A Weekend in Portovenere

May 13-14, 2017

How we got here: To be honest, I had never considered going to Portovenere because I somehow associated it with Portofino, which I find to be pretty, but entirely too snobby for my taste and too difficult to reach. I did do the 3-hour hike there once from Recco – a trip my knees shall never forget.

Portovenere ended up being a “pearl” of a place, as Italians like to say. It’s quaint, beautiful and has a good number of things to do. Certain places have that inherent charm that makes you want to return, even though you’ve seen all the sights.

Trip Details

  • When we went: Mid-May and I do believe part of the charm was how few people there were around. I haven’t been in August, though I hear it can get quite crowded.
  • How we got there: We went by car from Milan and it took us about 2 1/2 hours.
  • Where we stayed: Residence Le Terrazze – we paid about €90 for a double (I think this was a discounted rate from booking.com) and it was about a 10 minute walk from the port, though it has its own restaurant and beach area with pool, so it is great for families. Personally, I’d like to stay in a hotel right on the port next time.
  • Where we ate:
    • On our first day there, we ate at Bajeico – La Bottega del Pesto and ate trofie al pesto con patate e fagiolini (trofie, a Ligurian pasta, with pesto sauce, potatoes and string beans) out of a plastic cup (€7 each). It was a fast, delicious meal and gave us more time to walk around without having to spend a couple of hours at a restaurant. The only thing is, we were still digesting it at dinner.
    • At dinner, that evening, we really wanted to try a trattoria called Portivene, which is a tiny little restaurant one level up from the port, and currently ranked first among restaurants in Portovenere, but it was (naturally) all booked. So we randomly chose from the slew of tourist traps along the port and ended up at Elettra, which was acceptable and I’m sure quite charming when sitting outside during the Summer months, but I do not recommend it as the food was nothing special.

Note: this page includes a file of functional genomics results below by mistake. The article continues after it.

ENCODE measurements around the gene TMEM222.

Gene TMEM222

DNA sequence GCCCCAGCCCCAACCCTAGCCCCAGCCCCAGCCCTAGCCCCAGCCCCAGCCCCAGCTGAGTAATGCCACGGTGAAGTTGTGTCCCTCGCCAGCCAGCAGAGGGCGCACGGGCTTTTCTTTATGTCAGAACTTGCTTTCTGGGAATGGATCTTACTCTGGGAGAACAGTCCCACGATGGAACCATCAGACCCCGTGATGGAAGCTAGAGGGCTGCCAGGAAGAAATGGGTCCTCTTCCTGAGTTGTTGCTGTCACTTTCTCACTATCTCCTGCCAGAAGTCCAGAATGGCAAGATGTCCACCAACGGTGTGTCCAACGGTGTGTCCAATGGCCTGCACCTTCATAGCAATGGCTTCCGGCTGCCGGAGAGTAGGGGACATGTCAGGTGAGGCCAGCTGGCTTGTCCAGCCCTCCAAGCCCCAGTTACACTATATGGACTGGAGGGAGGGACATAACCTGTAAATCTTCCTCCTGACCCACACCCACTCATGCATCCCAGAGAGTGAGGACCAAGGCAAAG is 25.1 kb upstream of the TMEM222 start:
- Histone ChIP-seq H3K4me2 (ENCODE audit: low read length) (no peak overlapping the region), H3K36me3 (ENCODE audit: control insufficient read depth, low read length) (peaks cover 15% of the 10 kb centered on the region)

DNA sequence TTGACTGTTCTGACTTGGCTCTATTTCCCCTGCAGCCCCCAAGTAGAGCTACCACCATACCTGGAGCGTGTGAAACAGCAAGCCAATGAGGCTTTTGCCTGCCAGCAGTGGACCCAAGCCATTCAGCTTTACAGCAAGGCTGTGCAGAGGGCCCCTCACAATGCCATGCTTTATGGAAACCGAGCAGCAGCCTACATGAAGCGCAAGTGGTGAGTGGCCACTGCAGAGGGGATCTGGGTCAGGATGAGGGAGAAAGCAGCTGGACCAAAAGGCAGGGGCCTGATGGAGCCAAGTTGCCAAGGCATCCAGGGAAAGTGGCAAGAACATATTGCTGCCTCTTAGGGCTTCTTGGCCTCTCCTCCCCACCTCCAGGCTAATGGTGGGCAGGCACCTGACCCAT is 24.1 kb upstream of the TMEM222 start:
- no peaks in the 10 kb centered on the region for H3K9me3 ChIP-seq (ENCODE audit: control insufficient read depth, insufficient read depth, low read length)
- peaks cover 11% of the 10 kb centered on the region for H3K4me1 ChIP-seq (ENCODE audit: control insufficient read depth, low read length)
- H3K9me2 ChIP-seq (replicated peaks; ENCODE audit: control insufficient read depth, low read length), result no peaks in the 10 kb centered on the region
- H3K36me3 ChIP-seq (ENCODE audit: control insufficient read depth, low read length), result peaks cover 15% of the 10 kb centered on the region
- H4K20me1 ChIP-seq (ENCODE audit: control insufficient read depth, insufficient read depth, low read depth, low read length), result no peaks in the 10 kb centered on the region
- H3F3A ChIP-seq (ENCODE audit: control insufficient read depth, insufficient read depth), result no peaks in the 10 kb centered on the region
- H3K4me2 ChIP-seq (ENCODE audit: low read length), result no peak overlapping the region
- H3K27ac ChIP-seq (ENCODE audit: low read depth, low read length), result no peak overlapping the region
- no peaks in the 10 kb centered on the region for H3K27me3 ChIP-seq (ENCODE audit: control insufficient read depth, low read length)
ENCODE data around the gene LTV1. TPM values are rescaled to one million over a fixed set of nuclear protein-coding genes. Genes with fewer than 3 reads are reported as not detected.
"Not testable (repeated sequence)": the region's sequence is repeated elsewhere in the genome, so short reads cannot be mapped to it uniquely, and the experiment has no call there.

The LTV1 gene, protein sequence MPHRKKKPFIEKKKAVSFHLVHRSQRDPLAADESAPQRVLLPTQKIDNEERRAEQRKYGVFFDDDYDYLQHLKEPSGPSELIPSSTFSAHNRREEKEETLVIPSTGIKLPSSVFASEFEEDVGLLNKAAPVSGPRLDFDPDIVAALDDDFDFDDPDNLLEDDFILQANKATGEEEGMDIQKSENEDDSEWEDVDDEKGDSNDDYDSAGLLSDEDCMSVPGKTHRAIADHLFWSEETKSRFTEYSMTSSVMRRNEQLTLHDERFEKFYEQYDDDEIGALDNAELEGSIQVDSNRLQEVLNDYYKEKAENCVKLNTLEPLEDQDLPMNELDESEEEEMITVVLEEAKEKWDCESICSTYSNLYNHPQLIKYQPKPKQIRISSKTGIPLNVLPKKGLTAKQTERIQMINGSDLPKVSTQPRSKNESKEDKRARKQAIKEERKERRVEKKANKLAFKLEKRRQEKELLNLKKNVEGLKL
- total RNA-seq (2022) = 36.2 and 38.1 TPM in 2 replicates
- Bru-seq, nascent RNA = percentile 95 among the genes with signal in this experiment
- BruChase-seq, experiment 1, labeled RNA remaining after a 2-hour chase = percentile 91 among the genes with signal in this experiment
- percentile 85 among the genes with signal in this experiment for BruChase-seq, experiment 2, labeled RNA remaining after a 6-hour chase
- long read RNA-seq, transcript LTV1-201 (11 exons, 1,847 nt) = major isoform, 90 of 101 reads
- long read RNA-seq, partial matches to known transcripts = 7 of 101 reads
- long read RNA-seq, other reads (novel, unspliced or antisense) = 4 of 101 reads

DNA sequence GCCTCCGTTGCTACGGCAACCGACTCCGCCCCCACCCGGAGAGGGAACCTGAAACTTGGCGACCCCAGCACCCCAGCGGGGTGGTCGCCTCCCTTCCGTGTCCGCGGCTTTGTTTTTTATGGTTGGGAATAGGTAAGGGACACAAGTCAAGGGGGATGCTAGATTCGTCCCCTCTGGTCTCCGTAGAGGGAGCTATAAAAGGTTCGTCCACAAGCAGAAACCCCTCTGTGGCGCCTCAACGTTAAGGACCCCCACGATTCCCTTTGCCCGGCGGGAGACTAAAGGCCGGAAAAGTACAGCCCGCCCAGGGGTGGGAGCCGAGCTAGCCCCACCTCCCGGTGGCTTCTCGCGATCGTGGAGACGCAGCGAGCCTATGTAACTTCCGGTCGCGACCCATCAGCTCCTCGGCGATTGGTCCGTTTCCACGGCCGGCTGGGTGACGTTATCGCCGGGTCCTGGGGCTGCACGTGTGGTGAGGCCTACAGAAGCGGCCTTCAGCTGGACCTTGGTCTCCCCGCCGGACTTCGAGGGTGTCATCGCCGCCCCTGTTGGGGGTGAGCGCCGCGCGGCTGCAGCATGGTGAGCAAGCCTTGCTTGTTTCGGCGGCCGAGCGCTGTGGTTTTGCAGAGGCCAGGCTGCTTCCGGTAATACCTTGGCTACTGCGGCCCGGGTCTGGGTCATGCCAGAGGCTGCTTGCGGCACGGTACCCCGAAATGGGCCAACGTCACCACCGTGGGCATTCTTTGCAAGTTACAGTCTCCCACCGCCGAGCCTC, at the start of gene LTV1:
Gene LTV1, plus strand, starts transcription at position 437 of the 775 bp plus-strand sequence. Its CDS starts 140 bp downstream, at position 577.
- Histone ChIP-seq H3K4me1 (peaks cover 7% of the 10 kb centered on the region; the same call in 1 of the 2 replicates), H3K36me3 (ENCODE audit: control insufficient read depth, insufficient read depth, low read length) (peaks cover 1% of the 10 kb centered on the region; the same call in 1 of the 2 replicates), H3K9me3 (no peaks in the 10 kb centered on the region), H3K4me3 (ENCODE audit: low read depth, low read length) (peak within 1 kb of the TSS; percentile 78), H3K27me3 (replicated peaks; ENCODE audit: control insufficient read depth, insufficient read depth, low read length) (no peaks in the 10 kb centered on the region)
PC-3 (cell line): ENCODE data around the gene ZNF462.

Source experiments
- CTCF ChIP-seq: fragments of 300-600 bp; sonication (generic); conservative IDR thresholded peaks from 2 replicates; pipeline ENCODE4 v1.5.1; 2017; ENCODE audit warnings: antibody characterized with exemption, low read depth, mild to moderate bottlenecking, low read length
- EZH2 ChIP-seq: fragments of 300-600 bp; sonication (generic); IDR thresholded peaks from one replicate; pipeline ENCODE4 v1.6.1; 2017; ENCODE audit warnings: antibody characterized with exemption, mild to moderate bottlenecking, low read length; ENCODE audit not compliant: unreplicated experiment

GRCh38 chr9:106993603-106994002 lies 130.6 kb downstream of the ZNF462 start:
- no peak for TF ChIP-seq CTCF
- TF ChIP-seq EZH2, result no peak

• The next day, after our unexpectedly grueling hike around the island of Palmaria (more below), we decided to lunch at Gabbiano. We each had different seafood pasta dishes, which were delicious, as well as homemade focaccia and a refreshing sparkling house white wine (we paid about €40 in two). The waitstaff were amazingly cordial (somewhat rare find in Liguria), especially Roberto (the owner?), who also confirmed that Portivene is a good restaurant.
  • What we did:
    • Walked around the port, explored all of the little alleyways (the town is built vertically as the first facade of colorful buildings you see was actually meant to be a protective rampart. You’ll find lots of little homes and shops as you ascend the (many) rocky steps towards the Doria castle, which offers great views of the port and city.
    • Palmaria Island: took a little ferry to the island right across from the port. You can get tickets from the “Cooperativa Barcaioli Portovenere” stand that sells return tickets for €5 (see photo). You can do various hikes around the island (click here for a guide) though if you decide to take the non-asphalt paths, I’d recommend hiking shoes.
    • Just a little warning about the beaches – they aren’t sandy, they’re covered with small rocks and pebbles, which Americans aren’t really used to, but there are places (like Gabbiano) that rent out beach chairs and umbrellas.

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